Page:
Web 2.0

The term “Web 2.0″ describes the changing trends in the use of the web technology that aim to improve the way people use the web. This term is based on the concepts of a web-communities “working together” to improve services and create “social networking” sites for sharing information, video, music, blogs and many things. Some people think that Web 2.0 is a new version of World Wide Web but actually it only focuses on the way people utilize the web as a “tool for collaboration”.

Like anything new, there’s a lot of misconceptions associated with Web 2.0 because many people has expressed their views, their wishes in chat rooms and blogs so it is important that you understand what it is when use the term Web 2.0. The early adaptation of Web 2.0 could probably be YouTube, a video sharing website created by three software developers to share short videos with friends. However, this idea of was so popular with million of users sharing and watching it so Google immediately brought YouTube for U.S $ 1.6 billion without figuring how it can make money. (The same thing happened when eBay brought Skype). The concept of “Social Networking” can be defined as “group of people sharing the same interest via a communication network such as the Internet”. The best examples of social networking are MySpace and Facebook where people post their interests, create network of friends, personal profiles, blogs, groups, photos, music, and videos etc. However, Web 2.0 is not just a collection of programming techniques or popular Web sites but collaboration tools to be used within a company or many companies to share ideas, informations using blogs and wikis. Just like mushroom after the rain, every hour thousand of blogs and wikis are being created with people from all over the world sharing, discussing and collaborating on whatever topics that they are interested.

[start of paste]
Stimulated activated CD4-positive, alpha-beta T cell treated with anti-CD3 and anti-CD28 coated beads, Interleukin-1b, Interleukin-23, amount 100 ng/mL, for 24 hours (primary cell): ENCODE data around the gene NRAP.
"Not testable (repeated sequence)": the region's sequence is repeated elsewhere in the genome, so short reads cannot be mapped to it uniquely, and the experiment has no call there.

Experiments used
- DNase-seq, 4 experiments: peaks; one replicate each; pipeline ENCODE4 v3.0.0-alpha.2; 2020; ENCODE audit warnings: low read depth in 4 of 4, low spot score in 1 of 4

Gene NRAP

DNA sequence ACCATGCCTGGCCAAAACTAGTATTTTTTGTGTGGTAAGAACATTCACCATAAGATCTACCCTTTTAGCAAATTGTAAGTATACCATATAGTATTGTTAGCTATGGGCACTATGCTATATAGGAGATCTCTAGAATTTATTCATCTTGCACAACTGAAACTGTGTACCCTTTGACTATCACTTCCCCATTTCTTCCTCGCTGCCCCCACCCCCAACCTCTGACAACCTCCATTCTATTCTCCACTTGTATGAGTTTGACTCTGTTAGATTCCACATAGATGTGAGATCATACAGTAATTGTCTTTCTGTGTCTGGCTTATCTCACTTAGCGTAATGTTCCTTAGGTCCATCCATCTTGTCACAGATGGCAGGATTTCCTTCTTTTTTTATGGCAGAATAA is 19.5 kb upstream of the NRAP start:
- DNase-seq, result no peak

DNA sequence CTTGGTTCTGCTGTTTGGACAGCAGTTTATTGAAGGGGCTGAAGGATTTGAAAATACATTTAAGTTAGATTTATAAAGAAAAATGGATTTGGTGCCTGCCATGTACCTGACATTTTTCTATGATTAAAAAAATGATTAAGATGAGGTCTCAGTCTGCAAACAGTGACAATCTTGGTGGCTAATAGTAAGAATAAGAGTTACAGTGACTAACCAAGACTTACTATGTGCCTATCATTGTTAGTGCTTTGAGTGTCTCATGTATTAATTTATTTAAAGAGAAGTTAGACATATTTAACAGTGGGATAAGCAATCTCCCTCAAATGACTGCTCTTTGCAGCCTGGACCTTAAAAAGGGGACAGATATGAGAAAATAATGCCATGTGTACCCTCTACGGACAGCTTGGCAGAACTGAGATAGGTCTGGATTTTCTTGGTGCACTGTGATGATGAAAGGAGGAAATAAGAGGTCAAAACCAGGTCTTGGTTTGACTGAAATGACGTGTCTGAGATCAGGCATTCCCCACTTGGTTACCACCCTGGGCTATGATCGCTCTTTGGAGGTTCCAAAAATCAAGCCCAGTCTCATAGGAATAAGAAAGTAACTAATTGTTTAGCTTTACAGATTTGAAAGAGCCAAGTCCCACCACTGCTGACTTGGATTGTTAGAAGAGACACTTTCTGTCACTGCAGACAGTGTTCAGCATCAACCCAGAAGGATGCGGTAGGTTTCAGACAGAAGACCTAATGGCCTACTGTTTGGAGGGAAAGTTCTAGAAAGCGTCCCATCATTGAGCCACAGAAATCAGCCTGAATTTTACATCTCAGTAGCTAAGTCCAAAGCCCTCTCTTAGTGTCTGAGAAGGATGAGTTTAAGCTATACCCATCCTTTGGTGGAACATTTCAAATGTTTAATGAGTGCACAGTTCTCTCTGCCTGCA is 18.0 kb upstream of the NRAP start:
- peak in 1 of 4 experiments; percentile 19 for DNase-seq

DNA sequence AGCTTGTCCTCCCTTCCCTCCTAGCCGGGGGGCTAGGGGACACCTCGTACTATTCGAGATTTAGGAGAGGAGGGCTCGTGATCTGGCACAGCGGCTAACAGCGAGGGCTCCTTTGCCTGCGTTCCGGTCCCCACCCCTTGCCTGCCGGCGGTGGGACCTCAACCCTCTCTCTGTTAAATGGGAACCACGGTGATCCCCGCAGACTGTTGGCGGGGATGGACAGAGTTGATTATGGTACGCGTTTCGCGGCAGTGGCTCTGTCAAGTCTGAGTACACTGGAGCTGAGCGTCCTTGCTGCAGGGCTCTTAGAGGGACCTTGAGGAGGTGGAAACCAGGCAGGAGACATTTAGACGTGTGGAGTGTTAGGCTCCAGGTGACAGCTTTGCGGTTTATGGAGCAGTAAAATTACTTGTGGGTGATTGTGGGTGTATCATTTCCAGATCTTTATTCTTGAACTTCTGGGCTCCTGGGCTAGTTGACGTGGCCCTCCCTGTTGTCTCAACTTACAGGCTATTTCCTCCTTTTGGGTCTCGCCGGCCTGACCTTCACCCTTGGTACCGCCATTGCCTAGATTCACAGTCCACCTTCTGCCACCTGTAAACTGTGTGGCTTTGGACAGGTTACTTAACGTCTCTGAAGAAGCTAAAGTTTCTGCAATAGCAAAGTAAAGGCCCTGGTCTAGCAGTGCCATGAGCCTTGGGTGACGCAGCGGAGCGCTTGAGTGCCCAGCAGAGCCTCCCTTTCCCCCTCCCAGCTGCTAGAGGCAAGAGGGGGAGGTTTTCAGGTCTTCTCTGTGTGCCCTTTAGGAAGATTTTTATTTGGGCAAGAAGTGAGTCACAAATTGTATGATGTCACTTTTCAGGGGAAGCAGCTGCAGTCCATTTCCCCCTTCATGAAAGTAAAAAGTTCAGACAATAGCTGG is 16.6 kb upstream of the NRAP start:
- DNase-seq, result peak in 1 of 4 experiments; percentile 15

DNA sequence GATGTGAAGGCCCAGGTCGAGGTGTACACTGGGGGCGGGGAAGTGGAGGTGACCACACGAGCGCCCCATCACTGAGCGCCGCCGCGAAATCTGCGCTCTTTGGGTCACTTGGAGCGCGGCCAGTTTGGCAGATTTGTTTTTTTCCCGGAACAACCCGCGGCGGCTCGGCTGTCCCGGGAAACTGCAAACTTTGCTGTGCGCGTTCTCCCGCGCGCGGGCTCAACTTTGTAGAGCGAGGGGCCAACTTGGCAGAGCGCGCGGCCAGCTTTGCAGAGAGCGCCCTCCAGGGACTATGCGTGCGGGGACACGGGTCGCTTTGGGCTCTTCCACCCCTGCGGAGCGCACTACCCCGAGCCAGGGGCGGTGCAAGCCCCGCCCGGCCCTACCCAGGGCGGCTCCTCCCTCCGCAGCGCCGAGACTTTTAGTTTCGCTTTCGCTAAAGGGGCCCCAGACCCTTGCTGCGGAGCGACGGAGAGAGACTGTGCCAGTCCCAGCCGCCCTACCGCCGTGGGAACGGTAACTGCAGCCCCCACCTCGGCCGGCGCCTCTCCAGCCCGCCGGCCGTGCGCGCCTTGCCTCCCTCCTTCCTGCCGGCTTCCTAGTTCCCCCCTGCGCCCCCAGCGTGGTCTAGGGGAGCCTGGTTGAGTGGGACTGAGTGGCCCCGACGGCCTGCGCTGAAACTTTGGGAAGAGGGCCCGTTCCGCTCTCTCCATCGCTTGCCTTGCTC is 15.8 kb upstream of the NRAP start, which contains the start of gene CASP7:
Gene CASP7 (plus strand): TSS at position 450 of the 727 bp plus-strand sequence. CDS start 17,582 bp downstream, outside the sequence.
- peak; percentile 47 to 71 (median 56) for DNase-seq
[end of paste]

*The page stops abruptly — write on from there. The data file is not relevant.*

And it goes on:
Aside from the “social networking” concept such as blogs, wikis, Web 2.0 recognizes the advantage of the “Software as a service” (SaaS) concept that allows users to access many tools and commercial off the shelves packages via the internet. It also allows vendors to collect information from users. Let’s look at some simple examples: In e-business, to generate more revenue from the marketplace, companies collect information on high-value customers or customers that buy a lot of things. The more they buy, the more company advertises similar merchandises to get them to buy more. (When you buy a book on-line from Amazon.com, you will see advertise that say people who buy this book also buy the following items and urge you to buy additional books). The same concept can be applied to blogs as a marketing/sales tool because that’s what the marketplace pays attention to today. Within the “Social networking” people share their thought, ideas and believe in their peers so instead of advertise products or services, company writes blogs to discuss about their products and convince people to accept their “Marketing blogs”, without knowing. (Amazon is an excellent example of this practice by having so many reviewers for every product they sell). By creating a network of blogs, companies can increase their retention of existing customers by having more frequent online interactions with them without they really know. (Customers believe that they are discussing and sharing their opinions with peers in the virtual world) This data collection is possible in the Web 2.0 and through metrics and statistics, companies can anticipate a customer needs or wishes before they occurs, so that the relationship can be strengthen and defection can be salvaged. Actually, this is nothing new but Business Intelligence using Web 2.0 or “the process of collecting information and combining it in an ‘intelligent way’ to help people make better business decisions.” Another example is the application of Web services API such as the Google Maps mash-up API. As consumers, many of us have seen publicly available mash-ups, such as the combination of Google Maps and the database of apartment rentals or advertising for certain products.